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04.12.2019

Eikthyrnir

Eikþyrnir (Old Norse "oak-thorny"), or Eikthyrnir, is a stag which stands upon Valhalla in Norse mythology. The following is related in the Gylfaginning section of Snorri Sturluson's Prose Edda after the description of Heiðrún.

Enn er meira mark at of hjörtinn Eirþyrni, [sic] er stendr á Valhöll ok bítr af limum þess trés, en af hornum <hans> verðr svá mikill dropi at niðr kemr í Hvergelmi, en þaðan af falla ár þær er svá heita: Síð, Víð, Sekin, Ekin, Svöl, Gunnþró, Fjörm, Fimbulþul, Gipul, Göpul, Gömul, Geirvimul, þessar falla um ásabygðir. Þessar eru enn nefndar: Þyn, Vin, Þöll, Böll, Gráð, Gunnþráin, Nyt, Nöt, Nönn, Hrönn, Vína, Veg, Svinn, Þjóðnuma. — (ch. 39; Normalized text of the R manuscript)

Even more worthy of note is the hart Eikthyrni, which stands in Valhall and bites from the limbs of the tree; and from his horns distils such abundant exudation that it comes down into Hvergelmir, and from thence fall those rivers called thus: Síd, Víd, Søkin, Eikin, Svöl, Gunnthrá, Fjörm, Fimbulthul, Gípul, Göpul, Gömul, Geirvimul. Those fall about the abodes of the Æsir; these also are recorded: Thyn, Vín, Thöll, Höll, Grád, Gunnthráin, Nyt, Nöt, Nönn, Hrönn, Vína, Vegsvinn, Thjódnuma. — Brodeur's translation

Brodeur follows the text of the T manuscript of the Prose Edda in putting the stag í Valhöll, "in Valhall", rather than á Valhöll, "upon Valhall", as the other manuscripts do. The more recent translation by Anthony Faulkes puts the stag on top of the building, which seems much more natural from the context and weight of the evidence.

Snorri's source for this information was almost certainly Grímnismál, where the following strophes are found.

Eikþyrnir heitir hiörtr,

er stendr á höllo Heriaföðrs

ok bítr af Læraðs limom;

en af hans hornom

drýpr i Hvergelmi,

þaðan eigo vötn öll vega:

Síð ok Víð,

Sækin ok Eikin,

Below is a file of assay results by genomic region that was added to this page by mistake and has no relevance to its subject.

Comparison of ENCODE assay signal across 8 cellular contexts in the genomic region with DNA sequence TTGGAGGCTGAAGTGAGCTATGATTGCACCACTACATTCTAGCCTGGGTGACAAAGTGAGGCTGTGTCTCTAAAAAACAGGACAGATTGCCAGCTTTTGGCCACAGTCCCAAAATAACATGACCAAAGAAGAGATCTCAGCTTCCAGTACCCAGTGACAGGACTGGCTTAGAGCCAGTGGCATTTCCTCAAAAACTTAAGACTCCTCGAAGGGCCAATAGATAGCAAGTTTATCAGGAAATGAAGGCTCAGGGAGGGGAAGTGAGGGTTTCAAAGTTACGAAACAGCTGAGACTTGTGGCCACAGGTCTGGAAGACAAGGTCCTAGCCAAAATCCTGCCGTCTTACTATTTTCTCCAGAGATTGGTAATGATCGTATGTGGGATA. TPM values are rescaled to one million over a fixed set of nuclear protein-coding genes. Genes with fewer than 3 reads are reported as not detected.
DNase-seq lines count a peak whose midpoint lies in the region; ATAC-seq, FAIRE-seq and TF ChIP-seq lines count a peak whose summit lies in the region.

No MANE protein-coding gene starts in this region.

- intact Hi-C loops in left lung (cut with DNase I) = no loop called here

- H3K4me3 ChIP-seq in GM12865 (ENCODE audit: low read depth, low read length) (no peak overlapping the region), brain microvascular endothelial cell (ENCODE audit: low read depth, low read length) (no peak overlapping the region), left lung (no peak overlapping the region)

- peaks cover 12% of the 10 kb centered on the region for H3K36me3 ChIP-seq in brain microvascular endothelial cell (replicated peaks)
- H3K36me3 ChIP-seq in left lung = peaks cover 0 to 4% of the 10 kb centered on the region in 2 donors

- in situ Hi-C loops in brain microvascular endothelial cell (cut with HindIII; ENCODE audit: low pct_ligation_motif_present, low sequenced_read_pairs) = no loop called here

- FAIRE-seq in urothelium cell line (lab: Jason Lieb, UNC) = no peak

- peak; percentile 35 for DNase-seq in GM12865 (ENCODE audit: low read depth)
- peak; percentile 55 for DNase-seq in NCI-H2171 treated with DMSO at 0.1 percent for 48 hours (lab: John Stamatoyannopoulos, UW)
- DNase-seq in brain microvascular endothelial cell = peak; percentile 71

Svöl ok Gunnþró,

Fiörm ok Fimbulþul,

Rín ok Rennandi,

Gipul ok Göpul,

Gömul ok Geirvimul,

þær hverfa um hodd goða,

Þyn ok Vin,

Þöll ok Höll,

Gráð ok Gunnþorin.

Vína heitir enn,

önnor Vegsvinn,

þriðia Þióðnuma,

Nyt ok Nöt,

Nönn ok Hrönn,

Slíð ok Hrið,

Sylgr ok Ylgr,

Víð ok Ván,

Vönd ok Strönd,

Giöll ok Leiptr,

þær falla gumnom nær,

en falla til heilar heðan. — Jón Helgason's edition

Eikthyrnir the hart is called,

that stands o’er Odin’s hall,

and bits from Lærad’s branches;

from his horns fall

drops into Hvergelmir,

whence all waters rise:-

Sid and Vid,

Soekin and Eikin,

Svöl and Gunntro,

Fiörm and Fimbulthul,

Rin and Rennandi,

Gipul and Göpul,

Gömul and Geirvimul:

they round the gods’ dwellings wind.

Thyn and Vin,

Thöll and Höll,

Grad and Gunnthorin.

Vina one is called,

a second Vegsvin,

a third Thiodnuma;

Nyt and Nöt,

Nön and Hrön,

Slid and Hrid,

Sylg and Ylg,

Vid and Van,

Vönd and Strönd,

Giöll and Leipt;

these (two) fall near to men,

but fall hence to Hel. — Thorpe's translation

Etymology

The etymology of Eikþyrnir remains debatable. Anatoly Liberman suggests that Heiðþyrnir, the name of the lowest heaven in Scandinavian mythology (from heið "bright sky"), was cut into two, and on the basis of those halves the names of the heavenly stag Eikþyrnir and the heavenly goat Heiðrún were formed. The origin of -þyrnir is not entirety clear, but the associations with thorns is, most probably, due to folk etymology.

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